This is not about the past, or the future. It’s not even about the present – it’s not a verb, it’s a description: a statement of reality.
Writers write when it is sunny, and they’d rather be outside. Writers write when they are tired, and would rather watch television, or read, or go to the movies, or browse the internet, or play a game, or just nap.
Writers write when it’s hard. Writers write when they don’t wanna.
And it’s never – almost never – because of some mystical pull toward the blank page — it is a conscious act. Call it whatever you want: Will. Determination. Desire. In my case: sheer cussedness.
Sitting up here, looking a little nervous, a little nauseous, is the largest graduating class the Whidbey Writers Workshop has ever produced.
Fourteen graduates who know the writer’s simple, painful requirement. Yes, they’ve studied their craft. Yes, they’ve put in the hours on workshops and thousands of pages of reading, but more than anything else, despite every imaginable personal conflict, and distraction, and loss, they write.
We are writers.
Those of you who smiled at that through are probably also writers.
Those of you who did not clap or smile… live with writers. I’d like to take this opportunity to thank you for your patience, and apologize on behalf of my fellow graduates and students.
You, our long-suffering, patient, loving family and friends have shooed the kids outside to play, or volunteered for another tedious school function, or brought in a cup of tea, or simply listened while we tried to sort out the lives of imaginary people you have never met.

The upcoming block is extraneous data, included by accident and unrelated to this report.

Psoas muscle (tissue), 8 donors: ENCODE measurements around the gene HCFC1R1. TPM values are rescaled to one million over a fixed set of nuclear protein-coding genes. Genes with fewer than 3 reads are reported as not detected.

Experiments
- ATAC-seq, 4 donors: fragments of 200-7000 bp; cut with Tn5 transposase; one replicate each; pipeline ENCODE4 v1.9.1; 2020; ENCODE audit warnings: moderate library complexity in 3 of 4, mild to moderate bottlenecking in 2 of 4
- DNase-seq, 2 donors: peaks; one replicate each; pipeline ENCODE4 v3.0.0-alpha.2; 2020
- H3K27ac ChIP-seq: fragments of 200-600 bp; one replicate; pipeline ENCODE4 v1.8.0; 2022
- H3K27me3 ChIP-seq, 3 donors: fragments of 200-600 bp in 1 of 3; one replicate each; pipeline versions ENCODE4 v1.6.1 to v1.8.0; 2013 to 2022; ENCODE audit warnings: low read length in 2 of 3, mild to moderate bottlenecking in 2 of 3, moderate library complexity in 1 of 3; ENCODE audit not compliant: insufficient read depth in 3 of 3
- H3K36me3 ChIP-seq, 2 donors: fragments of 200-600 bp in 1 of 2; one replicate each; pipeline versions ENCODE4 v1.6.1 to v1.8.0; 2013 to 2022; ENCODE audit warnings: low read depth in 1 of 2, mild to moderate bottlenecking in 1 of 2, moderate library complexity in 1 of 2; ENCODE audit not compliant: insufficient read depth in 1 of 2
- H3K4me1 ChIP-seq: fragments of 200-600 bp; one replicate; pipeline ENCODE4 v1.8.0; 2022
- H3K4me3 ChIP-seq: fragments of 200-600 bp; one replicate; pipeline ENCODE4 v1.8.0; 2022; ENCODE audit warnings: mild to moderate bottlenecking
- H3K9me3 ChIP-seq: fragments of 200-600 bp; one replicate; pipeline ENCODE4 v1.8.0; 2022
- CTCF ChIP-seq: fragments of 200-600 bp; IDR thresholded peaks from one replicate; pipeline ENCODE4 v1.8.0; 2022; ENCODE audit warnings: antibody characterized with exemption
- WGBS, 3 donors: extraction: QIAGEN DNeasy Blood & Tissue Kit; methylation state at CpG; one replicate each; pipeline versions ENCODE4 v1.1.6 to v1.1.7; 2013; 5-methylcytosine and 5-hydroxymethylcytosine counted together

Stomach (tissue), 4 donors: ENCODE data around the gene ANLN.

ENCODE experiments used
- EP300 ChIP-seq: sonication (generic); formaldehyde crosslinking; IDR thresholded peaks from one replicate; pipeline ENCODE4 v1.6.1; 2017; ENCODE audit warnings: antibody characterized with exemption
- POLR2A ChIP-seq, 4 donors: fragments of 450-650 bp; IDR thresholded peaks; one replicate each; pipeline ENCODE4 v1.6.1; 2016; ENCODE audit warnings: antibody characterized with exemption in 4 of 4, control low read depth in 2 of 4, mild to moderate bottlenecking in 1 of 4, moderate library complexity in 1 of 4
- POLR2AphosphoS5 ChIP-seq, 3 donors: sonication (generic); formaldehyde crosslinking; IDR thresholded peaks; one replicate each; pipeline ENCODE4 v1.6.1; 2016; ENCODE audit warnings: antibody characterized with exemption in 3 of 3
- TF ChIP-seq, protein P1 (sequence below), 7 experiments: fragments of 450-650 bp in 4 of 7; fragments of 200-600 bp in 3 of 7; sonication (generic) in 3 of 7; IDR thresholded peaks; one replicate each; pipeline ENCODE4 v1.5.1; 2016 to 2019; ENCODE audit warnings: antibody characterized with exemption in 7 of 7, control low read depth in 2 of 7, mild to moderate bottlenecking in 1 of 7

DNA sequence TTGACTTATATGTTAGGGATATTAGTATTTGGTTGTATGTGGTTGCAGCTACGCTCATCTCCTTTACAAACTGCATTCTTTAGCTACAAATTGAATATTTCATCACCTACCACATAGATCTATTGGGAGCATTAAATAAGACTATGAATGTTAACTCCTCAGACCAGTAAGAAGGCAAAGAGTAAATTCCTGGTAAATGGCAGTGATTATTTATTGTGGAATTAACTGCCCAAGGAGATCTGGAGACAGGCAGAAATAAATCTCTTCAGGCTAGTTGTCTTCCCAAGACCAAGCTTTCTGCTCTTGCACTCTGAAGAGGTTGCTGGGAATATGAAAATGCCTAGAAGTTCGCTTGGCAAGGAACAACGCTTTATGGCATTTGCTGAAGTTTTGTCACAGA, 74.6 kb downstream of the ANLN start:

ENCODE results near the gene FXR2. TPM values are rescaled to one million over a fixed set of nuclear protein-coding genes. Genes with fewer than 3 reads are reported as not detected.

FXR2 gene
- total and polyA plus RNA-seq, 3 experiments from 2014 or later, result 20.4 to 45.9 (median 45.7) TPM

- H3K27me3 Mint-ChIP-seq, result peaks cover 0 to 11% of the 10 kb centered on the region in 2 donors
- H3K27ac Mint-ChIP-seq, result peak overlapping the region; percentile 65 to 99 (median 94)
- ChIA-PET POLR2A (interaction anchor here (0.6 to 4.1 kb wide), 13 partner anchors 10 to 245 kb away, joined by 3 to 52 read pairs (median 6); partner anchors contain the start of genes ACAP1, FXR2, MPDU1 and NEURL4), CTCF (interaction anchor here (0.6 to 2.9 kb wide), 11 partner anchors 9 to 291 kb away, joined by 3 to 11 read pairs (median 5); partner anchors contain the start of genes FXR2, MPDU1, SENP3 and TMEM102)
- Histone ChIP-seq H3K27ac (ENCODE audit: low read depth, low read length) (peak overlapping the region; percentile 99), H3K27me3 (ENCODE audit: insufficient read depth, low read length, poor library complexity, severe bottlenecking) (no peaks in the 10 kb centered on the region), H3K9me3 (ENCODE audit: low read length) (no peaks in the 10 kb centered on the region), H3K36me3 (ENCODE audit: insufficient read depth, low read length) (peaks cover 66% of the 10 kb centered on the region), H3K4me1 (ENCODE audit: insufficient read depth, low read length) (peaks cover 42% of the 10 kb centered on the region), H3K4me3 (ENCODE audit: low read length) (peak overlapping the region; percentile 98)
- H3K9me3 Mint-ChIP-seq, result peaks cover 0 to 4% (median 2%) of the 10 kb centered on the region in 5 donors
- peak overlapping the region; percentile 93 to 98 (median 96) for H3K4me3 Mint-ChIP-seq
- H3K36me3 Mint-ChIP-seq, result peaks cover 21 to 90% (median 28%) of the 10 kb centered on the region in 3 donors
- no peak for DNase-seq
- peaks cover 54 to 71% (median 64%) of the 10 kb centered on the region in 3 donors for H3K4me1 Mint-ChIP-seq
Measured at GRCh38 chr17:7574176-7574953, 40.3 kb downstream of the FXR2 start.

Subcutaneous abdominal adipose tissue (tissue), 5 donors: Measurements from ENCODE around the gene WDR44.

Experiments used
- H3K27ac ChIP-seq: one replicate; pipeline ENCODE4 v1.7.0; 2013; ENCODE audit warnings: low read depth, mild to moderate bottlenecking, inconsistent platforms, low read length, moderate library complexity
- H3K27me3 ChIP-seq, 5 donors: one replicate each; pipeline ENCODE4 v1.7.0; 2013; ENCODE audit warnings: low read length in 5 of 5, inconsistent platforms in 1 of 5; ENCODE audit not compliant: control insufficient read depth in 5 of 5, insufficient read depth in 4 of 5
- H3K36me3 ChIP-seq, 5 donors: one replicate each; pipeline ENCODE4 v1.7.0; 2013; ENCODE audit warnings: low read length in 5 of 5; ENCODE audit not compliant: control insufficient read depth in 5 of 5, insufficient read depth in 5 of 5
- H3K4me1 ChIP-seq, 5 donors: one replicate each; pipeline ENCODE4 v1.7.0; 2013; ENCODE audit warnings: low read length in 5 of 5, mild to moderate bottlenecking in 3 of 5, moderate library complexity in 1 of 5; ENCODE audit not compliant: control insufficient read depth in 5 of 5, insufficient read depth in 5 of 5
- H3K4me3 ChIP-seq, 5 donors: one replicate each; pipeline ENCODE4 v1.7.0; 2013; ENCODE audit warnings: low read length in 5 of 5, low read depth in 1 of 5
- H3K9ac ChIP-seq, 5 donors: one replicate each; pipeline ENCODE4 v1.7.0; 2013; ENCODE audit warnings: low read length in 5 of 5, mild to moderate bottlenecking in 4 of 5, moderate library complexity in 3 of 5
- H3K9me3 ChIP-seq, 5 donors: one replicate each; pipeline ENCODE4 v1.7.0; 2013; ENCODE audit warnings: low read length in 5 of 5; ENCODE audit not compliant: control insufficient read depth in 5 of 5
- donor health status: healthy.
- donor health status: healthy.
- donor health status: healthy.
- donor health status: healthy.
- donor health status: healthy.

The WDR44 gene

More often, you’ve done the hardest thing: left us alone – in a quiet room, or our favorite chair, or a coffee shop, or a hospital bed, knowing, if not always entirely understanding, what we had to do.
Understand this: we made it here, because you were there.
On behalf of my fellow graduates, I also want to thank our our Faculty. You have the unenviable, it-would-seem impossible task of providing guidance and direction to a pack of wanderers who each see a different landscape.
You don’t know – you can’t know – what challenges any specific writer in the program might face, so you teach us the craft: you show us the tools of exploration and survival; the techniques for navigating by whatever strange stars we’ve put in our personal sky.
And, when we need it, you give us a little shove, just between the shoulder blades, to keep things moving.
That shove is, I think, the heart of this program, and it consists of two words; the same two words with which Wayne signs off every email he has ever sent, since I started this program.
“I’m not sure this story is working.”
“I don’t know if I really get this poetic form.”
“I’ve graduated! It’s over! Now what to do I do now?”
You are both our mentors and our friends; we are here, because you helped us find the way and never let us stop moving.
Finally, to my fellow students and graduates, I will share this thought.
You won’t always know what you’re doing. There will be days filled with joy, pride, excitement, and hope; and there will be days filled with panic, confusion, frustration, and disillusion. Sometimes, they will be the same days.
This is what you do.
If you can’t figure out where to stand, write the ground in under your feet. If you feel like you can’t breathe, write the air. If you can’t see your next step, write the sky; write your horizon, and put it far, far in the distance.
If you don’t know the rules about this thing you’re doing, find some comfort in the fact that no one – no one – knows the rules, either.
Make amazing things.
No pressure, but I expect to be inspired.